1. The name of the action consists of the “Read” or “Respond to” prompt for my action word.
  2. The second Magic Variable is the Get Name action, which is the name of the topic.
  3. The Context (or Tags…this still needs to be updated!) is Discourse Forums and the name of the forum that I chose. In OmniFocus I have a perspective that utilizes these tags so I can see my list of items to go through in Discourse quickly.
  4. Finally, the Notes field of the task is the Shortcut Input, which is the URL to the post. I then have a Ask When Run prompt that allows me to type in any other information I would like.

UPDATE: I add an action to open the Discourse app again since that is where I originally grab the link.

That’s it! It’s a pretty simple Shortcut but one I find helpful for managing my time and not sorting through and trying to remember what posts I want to respond to or read.

You can download the updated shortcut here.

Shortcut Monday: Using Drafts and Siri Shortcuts to Send an Email

Shortcut Monday is a series highlighting Shortcuts that I use on a regular basis. If you haven’t downloaded the Shortcuts app yet, you can do so for free here.

Download shortcut

The following is a shortcut that I use to email our apartment complex for maintenance requests. The basic skeleton of the shortcut is how I’ve set up several different email Siri Shortcuts.

The first question asks whether or not I would like to type the email in Drafts. I could just ask for a prompt within Shortcuts, but I prefer writing in Drafts so I have access to some of the formatting and the email will also be stored and archived for reference. The reason that I ask if I need to type it in Drafts is that I found that sometimes I had already typed the email in Drafts and copied the text before opening the Shortcut. So, if I already have the text of the email on my clipboard, then I just choose no.

If I do need to type in Drafts then choosing yes will open up the Drafts app. From there I will type out my email in Markdown formatting. Once I am finished typing the email I need to copy the text and return to the Shortcuts app to complete the workflow. I created an action in Drafts that will copy the text of the Draft and open Siri Shortcuts. Since I use it so much in other workflows, I set a keyboard shortcut to it as well for when I’m on my iPad.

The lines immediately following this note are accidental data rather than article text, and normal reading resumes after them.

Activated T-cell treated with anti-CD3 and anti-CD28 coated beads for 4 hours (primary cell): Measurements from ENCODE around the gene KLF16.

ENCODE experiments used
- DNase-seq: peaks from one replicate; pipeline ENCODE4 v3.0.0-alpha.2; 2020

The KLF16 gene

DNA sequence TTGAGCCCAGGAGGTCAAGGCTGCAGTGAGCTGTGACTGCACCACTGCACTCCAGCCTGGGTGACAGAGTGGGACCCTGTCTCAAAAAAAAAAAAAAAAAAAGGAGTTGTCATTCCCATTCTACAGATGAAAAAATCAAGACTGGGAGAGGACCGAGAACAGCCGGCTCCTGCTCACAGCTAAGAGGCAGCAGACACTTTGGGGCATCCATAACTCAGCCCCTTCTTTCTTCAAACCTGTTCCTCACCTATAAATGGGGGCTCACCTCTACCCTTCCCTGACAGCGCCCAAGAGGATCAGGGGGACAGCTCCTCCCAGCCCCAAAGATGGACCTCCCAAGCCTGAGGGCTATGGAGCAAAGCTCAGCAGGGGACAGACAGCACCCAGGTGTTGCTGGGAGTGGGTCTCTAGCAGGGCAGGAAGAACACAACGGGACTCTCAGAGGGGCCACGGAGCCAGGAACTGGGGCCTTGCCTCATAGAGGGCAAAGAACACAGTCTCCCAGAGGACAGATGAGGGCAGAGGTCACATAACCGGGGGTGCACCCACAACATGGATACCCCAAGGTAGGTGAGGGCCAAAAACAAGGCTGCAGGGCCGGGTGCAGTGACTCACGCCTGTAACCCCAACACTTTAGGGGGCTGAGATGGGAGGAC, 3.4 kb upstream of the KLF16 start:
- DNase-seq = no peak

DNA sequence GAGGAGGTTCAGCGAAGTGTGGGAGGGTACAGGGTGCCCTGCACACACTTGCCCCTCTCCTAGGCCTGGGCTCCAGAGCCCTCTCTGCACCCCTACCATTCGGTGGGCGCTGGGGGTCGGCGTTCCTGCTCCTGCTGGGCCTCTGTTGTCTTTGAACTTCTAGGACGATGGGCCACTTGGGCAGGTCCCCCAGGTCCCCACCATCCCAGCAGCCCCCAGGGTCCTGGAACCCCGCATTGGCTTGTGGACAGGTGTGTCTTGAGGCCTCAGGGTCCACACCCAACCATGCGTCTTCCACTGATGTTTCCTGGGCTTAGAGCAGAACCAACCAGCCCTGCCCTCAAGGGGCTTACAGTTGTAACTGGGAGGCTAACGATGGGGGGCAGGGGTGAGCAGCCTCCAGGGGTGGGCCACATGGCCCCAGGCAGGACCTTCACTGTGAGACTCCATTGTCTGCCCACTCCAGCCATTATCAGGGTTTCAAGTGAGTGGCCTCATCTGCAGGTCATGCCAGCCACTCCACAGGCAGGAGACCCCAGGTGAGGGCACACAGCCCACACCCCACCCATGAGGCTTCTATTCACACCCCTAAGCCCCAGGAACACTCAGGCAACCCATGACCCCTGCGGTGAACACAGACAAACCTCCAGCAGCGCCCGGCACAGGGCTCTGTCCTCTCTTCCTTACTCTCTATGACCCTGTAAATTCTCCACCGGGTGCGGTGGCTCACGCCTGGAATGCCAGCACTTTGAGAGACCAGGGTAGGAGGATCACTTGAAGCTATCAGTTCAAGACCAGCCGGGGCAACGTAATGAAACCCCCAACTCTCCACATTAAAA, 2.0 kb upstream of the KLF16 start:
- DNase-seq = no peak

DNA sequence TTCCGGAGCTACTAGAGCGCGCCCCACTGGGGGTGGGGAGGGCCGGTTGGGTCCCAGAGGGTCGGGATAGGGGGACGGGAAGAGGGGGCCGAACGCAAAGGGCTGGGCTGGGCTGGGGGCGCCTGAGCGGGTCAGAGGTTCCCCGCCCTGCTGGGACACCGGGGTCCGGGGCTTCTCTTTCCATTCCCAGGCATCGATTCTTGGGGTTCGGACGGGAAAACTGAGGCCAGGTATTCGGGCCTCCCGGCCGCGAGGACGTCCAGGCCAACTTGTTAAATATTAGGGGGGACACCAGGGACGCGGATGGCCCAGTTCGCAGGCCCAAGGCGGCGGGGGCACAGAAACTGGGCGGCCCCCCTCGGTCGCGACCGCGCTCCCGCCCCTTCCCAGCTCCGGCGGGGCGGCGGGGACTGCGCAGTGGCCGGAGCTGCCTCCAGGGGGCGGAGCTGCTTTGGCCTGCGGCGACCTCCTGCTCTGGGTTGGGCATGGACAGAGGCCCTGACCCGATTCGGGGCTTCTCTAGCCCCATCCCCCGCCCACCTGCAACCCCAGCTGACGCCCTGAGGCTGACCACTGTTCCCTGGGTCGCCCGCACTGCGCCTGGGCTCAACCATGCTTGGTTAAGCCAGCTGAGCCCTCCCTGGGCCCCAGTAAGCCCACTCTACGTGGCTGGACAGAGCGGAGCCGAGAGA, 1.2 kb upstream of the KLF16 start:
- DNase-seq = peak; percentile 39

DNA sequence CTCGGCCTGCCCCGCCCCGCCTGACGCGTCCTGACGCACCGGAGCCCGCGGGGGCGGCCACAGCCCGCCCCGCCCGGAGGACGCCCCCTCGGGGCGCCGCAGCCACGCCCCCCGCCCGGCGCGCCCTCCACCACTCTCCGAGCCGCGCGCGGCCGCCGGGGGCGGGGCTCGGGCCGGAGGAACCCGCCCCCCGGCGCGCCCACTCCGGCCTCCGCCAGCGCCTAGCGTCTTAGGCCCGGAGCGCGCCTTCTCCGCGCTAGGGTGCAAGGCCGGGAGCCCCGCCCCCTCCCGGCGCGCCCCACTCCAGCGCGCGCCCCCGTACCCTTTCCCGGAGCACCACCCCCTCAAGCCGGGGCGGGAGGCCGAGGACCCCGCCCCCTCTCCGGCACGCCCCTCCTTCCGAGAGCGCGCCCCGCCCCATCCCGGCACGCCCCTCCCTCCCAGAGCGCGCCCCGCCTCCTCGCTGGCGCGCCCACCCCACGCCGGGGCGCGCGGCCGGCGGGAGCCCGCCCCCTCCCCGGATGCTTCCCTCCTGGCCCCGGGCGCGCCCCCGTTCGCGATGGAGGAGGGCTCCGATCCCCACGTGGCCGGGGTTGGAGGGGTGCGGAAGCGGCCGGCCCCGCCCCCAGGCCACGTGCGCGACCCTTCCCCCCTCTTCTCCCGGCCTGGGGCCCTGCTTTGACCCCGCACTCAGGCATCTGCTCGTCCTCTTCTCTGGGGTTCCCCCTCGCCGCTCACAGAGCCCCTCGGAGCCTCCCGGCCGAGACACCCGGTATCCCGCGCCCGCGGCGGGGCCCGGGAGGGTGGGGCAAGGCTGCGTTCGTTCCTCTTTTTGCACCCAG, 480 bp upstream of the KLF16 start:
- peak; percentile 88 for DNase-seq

Once I return to the Shortcuts app, I am prompted for the subject of my email. For all my email workflows I have the prompt for the subject last. By default, I have “Maintenance Request for CURRENT DATE (format SHORT)”. I could change this if I would like, but most of the time I keep the default there. Also, here is a reference to all the different date formats used in Siri Shortcuts.

The next step of the workflow grabs the clipboard (the text I typed in Drafts) and converts it to Rich Text for the email.

The last step opens the compose window with the To, Cc, Subject, and Body already filled in.

While I do not use the default Apple Mail app for my email, I actually find that it works most consistent when sending an email through Shortcuts. Part of this is that if I switch from Spark at any time in the future, I don’t want to change all my workflows that are dependent on Spark. This will always work.

While this simple Shortcut is for a maintenance request, it could easily be changed for your own purposes for an email that you have to send often.

Download shortcut

Date and Time Formatting in Siri Shortcuts

I’m always trying to remember the different date formats when using the Shortcuts app. Apple has some of the basics on the Shortcuts help page but it doesn’t look into all the options. I’m not a programmer so much this language was foreign to me so I went ahead and took the time to outline what each option looks like as a reference.

If you would like, you can download a text file of this information with Markdown formatting or download the shortcut, which produced this information.

Date Formats

  • Relative: Today
  • ISO 8601: 2019-01-07
  • RFC 2822: Mon, 07 Jan 2019 06:53:12 -0500
  • Short: 1/7/19
  • Medium: Jan 7, 2019
  • Long: January 7, 2019
  • Custom (EEEEE): Mon, 07 Jan 2019 06:53:12 -0500